Wednesday, February 18, 2015

Which is better: structure or flow?


You need both.

If you think of yourself as a creative, visionary, intuitive and/or spiritual person, you might feel more comfortable with moving towards your big vision by "going with the flow." It allows you to come up with amazing ideas, have big aha's, experience incredible synchronicities, create prolifically, and feel connected to something greater than yourself.

Flowing puddle with reflection

Going with the flow can also make you feel confused, overwhelmed by possibilities, disorganized and like you're going around and around in circles rather than towards your big vision.

whirling rain

Maybe you're naturally a more structured person. You create lists and plans and milestones and systems to track how you're spending your time and money. These tools help you to be organized, productive, grounded and able to see how you are making progress towards your goals. You feel in control of your destiny.

yellow stripe path

But then something happens and your plans don't unfold the way you'd mapped them out. Unforeseen events or expenses make it impossible for you to stick with your schedule, budget, action plan, or time line. When life doesn't fit within the structure you created, you might feel anxious, scared, powerless, or stuck.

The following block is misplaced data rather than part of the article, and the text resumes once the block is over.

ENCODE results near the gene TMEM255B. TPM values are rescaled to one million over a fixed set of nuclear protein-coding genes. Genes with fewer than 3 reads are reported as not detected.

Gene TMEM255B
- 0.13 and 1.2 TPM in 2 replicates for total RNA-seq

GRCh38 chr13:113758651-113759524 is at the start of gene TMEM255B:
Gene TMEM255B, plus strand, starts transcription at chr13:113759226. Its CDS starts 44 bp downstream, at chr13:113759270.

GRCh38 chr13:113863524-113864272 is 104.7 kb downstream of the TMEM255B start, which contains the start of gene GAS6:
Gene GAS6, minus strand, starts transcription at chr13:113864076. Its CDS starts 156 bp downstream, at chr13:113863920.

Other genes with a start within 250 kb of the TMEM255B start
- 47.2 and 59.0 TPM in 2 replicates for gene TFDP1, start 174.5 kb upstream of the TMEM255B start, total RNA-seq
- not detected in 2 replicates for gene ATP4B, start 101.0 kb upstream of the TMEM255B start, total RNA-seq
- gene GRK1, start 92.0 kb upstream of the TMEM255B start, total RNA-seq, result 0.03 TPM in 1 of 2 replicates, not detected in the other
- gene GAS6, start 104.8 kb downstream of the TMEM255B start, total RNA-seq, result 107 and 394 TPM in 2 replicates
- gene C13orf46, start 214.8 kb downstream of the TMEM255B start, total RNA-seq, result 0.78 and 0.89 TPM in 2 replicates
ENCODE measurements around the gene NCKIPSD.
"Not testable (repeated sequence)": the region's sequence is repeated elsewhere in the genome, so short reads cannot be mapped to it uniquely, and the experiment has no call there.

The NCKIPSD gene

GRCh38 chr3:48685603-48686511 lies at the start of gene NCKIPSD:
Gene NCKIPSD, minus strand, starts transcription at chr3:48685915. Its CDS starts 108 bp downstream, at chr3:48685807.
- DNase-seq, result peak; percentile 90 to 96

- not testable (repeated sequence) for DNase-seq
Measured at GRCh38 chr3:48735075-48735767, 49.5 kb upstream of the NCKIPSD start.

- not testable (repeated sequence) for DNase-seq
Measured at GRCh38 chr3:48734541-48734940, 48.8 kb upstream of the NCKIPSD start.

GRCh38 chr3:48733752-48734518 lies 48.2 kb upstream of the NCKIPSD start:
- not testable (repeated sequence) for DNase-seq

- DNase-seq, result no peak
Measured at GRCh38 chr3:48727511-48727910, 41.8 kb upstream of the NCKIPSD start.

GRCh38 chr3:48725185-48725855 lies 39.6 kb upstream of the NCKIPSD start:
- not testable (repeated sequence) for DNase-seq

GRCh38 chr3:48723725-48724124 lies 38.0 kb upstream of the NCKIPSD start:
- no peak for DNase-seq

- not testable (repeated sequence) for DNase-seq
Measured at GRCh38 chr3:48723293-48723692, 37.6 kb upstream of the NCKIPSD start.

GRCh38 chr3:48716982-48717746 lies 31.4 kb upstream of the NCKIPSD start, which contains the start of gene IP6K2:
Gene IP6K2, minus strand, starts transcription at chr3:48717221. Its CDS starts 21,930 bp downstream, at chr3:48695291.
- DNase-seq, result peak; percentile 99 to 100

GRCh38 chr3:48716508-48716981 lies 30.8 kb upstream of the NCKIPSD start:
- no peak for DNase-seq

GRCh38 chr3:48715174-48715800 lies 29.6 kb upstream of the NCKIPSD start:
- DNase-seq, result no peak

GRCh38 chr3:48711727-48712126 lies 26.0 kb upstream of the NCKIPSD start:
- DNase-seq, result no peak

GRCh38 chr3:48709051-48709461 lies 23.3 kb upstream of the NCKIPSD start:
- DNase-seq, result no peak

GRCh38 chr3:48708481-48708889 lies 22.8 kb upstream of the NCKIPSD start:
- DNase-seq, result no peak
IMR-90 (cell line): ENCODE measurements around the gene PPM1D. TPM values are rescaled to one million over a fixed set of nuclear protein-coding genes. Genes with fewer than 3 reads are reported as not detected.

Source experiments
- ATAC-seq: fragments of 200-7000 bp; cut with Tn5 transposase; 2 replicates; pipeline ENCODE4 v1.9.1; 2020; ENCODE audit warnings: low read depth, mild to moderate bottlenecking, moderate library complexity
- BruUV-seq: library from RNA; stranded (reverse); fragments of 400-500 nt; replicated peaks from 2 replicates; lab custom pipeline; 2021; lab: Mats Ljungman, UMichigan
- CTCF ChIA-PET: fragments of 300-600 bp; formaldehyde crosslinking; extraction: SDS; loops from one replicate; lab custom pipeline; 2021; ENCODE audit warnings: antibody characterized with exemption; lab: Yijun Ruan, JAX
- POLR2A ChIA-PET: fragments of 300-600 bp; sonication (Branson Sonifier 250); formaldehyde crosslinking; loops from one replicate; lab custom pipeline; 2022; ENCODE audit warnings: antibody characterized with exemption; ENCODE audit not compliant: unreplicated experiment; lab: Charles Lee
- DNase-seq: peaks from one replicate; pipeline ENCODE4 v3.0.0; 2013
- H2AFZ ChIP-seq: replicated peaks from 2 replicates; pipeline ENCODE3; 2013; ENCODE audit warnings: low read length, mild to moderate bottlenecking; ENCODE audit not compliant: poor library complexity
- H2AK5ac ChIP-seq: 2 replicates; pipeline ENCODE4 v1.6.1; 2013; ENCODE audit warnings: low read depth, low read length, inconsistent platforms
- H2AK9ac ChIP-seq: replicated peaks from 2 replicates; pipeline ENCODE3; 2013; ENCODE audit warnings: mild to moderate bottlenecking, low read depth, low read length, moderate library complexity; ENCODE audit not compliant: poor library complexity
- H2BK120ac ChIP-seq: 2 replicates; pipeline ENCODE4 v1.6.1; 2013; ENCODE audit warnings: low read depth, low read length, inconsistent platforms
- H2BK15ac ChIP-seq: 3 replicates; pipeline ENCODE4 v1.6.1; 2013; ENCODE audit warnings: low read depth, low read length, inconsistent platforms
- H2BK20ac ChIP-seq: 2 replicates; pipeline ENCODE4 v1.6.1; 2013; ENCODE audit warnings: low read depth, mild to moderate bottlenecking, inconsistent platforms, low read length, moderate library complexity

Whether you naturally lean towards going with the flow, or creating structures, you need to go back and forth between the two to realize your big vision. As one wise friend described it to me: a river needs banks to guide it to the ocean.

stream after rain

What feels more comfortable for you? Structure or flow?

Would adding a little more of one or the other help you realize your big vision?

All photos by me.

* I will be moving Have Fun, Do Good over to my website,  If you would like to receive my posts via email or RSS, the prompts to subscribe are at the bottom of 

Tuesday, February 10, 2015

How do I find time to ___________?

Many of us feel time-crunched. Like we need more spaciousness in our lives for all kinds of things, including working on our big vision.

Now sometimes, "I don't have enough time," can really mean, "I'm exhausted and need more sleep," or "I'm afraid," or "I don't want to fail," or "I don't want to have to make a decision and focus on one project." But when time is truly the issue, we have two choices:

1. Eliminate some of the things that have been taking up the space we need to create.

2. Adapt to the space we have and embrace our limits.

For example, let's say you were hoping to sit down at the beginning of this year and map out a BIG plan for your life. You were going to make a 1-year plan, a 5-year plan and a 10-year plan. You were going to create timelines and to-lists and "figure it all out."